But it doesn’t. Why? I find myself writing this a lot (and saying it to myself with the same frequency): because the solution does not lie at the level of the problem.
Trying to unpick the kind of thoughts that meet you on your path in the Eight of Swords is to entertain an unwelcome guest who’s never going to let you go to bed. Trying to do this is trying to reason with a lack of reason, to play a scratched record over again in the hope it won’t jump, to yell at the tv so that the woman trapped with the axe-murderer stops screaming down the phone and gets out of the fucking house. (Movie over in five minutes. Nightmare ended.)
But scratched records don’t mend themselves, annoying guests don’t leave voluntarily, movies don’t re-edit themselves between viewings, and ingrained thoughts that wander like free-radicals through your mind don’t listen to reason.
The solution does not lie at the level of the problem.
The Ten of Wands is a different experience, and one that may feel familiar. The Ten is the state you find yourself in when you reach a point past which your drive or your creativity will not carry you. It is where things have got so heavy that you hit a wall. This can feel like a shut-down of energy, or it can feel more nuanced than that. You may not feel tired, per se — not in the physical sense, at least — but you may feel something ranging from ennui to a total absence of enthusiasm, from a creativity that doesn’t flow to creativity as an obligation and not an art. And that, dear traveller, can make you very tired indeed.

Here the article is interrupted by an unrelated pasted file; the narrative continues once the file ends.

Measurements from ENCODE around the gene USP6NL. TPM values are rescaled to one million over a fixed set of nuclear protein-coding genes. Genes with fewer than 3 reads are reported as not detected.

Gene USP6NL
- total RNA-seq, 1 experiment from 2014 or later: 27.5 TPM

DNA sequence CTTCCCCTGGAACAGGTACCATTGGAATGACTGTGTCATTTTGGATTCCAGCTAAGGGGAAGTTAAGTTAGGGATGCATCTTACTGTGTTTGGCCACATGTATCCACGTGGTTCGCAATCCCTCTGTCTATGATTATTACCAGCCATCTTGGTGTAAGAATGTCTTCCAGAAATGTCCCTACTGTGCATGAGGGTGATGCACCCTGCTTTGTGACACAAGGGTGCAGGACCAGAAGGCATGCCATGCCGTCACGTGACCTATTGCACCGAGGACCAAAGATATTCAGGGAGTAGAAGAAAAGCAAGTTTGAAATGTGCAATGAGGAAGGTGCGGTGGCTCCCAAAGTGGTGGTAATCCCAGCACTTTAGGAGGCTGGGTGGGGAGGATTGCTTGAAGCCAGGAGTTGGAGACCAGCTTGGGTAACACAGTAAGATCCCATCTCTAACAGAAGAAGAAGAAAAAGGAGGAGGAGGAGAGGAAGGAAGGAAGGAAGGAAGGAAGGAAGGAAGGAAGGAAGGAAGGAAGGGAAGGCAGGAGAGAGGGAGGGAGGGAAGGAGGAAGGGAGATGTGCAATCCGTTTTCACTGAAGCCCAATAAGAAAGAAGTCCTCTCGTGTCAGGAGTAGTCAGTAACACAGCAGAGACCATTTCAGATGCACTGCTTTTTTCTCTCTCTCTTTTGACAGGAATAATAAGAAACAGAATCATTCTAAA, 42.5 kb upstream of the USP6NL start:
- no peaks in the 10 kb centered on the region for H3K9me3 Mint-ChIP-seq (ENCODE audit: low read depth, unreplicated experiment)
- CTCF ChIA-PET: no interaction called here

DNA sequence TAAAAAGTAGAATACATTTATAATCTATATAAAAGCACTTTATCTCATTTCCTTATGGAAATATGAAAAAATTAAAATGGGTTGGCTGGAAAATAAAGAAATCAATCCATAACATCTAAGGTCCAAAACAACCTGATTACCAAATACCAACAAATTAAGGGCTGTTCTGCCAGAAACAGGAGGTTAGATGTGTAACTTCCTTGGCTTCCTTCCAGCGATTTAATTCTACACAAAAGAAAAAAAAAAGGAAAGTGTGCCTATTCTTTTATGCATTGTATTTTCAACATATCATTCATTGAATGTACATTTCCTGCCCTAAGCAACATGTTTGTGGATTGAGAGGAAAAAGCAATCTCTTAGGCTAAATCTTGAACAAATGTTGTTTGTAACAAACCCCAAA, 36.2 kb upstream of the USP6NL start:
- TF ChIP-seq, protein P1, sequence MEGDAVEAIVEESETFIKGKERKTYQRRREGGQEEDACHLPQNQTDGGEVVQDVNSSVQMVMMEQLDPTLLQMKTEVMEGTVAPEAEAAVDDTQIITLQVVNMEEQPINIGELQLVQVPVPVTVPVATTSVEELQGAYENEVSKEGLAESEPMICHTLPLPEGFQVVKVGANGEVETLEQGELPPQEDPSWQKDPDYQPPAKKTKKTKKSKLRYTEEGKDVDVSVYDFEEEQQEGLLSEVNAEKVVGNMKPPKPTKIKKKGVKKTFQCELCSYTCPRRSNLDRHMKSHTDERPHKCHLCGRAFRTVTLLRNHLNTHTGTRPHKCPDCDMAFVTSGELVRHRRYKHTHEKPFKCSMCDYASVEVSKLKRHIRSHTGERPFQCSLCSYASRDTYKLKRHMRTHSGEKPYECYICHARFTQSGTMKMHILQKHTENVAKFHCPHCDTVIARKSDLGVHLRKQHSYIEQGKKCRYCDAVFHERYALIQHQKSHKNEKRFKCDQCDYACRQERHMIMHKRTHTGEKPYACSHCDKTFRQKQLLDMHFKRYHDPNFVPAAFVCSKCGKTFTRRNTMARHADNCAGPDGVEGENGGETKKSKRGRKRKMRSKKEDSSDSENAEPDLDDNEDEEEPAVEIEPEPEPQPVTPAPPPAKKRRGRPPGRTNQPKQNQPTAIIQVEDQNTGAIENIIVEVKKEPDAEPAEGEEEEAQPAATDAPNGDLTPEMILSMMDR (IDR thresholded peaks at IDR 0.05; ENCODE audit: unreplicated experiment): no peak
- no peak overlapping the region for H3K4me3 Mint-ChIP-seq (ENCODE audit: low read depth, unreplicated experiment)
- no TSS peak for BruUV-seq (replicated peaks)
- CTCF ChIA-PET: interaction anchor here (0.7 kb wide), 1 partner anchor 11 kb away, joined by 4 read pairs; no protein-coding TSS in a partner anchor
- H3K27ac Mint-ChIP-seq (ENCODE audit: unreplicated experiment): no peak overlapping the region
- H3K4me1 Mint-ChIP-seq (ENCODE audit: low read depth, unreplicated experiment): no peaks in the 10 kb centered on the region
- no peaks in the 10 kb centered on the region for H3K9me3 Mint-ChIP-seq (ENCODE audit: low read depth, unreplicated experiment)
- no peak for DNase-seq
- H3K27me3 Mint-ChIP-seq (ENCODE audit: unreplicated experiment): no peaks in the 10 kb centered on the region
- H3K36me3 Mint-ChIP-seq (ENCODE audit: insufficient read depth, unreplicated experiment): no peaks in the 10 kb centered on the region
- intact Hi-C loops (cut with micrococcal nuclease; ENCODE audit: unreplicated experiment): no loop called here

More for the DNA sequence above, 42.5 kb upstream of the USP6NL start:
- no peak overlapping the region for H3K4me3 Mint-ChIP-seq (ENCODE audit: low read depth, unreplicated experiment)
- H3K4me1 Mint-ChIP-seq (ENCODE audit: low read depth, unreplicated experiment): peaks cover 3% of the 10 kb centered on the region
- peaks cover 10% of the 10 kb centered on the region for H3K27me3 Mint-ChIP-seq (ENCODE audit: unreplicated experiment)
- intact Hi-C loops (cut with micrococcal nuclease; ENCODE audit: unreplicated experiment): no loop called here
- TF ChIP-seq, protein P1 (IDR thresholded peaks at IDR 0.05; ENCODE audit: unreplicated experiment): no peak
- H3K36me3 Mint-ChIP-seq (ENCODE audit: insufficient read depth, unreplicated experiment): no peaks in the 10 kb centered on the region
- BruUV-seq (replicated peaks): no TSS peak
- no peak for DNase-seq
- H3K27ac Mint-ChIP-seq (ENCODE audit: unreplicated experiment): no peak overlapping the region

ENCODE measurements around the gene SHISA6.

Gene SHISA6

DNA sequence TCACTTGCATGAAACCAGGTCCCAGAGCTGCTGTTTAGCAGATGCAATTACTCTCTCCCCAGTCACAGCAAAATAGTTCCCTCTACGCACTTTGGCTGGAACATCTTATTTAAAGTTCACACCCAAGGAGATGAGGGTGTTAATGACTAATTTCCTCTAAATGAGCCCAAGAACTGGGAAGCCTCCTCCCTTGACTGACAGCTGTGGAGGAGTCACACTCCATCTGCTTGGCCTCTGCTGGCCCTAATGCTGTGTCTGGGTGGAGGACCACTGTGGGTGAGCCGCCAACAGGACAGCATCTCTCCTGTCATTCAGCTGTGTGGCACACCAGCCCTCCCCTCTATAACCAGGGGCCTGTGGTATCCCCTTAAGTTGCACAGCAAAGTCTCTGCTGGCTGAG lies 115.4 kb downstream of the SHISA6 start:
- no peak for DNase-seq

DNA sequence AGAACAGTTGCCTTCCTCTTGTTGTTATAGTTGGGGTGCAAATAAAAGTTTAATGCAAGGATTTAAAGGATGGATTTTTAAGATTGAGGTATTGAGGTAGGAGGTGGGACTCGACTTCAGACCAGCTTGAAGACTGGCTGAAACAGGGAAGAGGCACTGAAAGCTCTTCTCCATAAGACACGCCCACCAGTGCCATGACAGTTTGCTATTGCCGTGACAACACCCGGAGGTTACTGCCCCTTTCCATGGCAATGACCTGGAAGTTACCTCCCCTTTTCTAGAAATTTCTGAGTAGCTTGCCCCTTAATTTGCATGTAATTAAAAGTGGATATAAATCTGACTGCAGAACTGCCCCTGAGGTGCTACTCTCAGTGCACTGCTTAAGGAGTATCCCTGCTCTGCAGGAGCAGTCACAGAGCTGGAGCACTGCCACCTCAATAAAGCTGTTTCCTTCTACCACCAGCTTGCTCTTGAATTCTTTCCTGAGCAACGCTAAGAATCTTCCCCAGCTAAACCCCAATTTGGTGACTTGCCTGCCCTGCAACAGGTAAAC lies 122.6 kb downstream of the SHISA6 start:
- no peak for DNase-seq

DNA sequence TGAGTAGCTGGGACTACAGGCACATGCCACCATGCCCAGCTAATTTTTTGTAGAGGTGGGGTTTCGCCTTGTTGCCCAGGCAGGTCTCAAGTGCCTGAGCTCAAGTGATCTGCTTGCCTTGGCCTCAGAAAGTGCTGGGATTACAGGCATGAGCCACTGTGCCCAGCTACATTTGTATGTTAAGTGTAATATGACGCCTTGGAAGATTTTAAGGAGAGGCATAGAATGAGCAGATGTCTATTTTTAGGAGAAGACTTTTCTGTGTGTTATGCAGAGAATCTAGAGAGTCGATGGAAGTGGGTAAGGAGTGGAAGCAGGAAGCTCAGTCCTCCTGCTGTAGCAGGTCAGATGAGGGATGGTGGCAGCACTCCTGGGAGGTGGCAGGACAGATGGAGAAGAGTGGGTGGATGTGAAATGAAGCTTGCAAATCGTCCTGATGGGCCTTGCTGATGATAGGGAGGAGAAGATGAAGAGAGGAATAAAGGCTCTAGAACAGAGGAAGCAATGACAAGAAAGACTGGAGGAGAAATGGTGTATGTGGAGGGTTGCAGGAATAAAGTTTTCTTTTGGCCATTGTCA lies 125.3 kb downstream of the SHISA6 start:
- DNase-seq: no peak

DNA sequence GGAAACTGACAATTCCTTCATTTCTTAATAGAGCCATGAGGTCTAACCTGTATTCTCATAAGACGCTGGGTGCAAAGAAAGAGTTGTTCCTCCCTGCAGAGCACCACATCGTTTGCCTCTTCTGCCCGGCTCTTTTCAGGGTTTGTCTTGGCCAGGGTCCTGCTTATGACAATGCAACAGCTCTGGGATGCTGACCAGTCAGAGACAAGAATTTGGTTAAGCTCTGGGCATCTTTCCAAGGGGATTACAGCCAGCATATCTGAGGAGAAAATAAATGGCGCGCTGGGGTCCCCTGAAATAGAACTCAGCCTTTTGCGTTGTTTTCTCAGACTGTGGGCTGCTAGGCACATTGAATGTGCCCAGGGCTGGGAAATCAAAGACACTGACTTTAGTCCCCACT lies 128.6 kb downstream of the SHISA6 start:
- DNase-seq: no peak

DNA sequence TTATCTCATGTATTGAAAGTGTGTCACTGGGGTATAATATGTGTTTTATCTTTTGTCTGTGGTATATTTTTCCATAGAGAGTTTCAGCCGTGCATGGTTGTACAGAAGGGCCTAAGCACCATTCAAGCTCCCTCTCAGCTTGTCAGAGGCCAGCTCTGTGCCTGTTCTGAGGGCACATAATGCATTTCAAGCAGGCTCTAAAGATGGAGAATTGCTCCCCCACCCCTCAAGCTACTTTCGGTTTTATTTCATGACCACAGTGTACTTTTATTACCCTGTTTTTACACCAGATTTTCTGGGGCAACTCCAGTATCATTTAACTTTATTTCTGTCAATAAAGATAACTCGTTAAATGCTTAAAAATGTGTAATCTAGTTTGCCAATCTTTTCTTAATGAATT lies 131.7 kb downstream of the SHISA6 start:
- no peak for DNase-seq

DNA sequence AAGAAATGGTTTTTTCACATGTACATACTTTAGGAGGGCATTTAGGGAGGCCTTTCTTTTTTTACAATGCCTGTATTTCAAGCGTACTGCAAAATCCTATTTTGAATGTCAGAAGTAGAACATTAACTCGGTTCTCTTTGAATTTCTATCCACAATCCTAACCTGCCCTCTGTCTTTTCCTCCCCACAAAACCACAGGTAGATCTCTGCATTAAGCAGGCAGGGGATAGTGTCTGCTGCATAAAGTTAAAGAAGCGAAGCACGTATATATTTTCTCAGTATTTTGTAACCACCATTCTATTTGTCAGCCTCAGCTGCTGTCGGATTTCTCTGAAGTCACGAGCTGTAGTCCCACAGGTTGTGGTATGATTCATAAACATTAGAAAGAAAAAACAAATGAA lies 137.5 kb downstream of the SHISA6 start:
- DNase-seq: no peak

The Ten of Wands describes where a creative situation, a project, or your get-up-and-go/sex drive/mojo has stopped giving the kind of returns you used to get from it — or where you finally realise that you’re never going to get the return that you had hoped for. One way or another, there is obligation attached to it, and that creates a feeling of oppression. Those Wands, bearing down on the bowed figure in the stone box, look like crystal fingers holding them in place. They have emptied out their glow.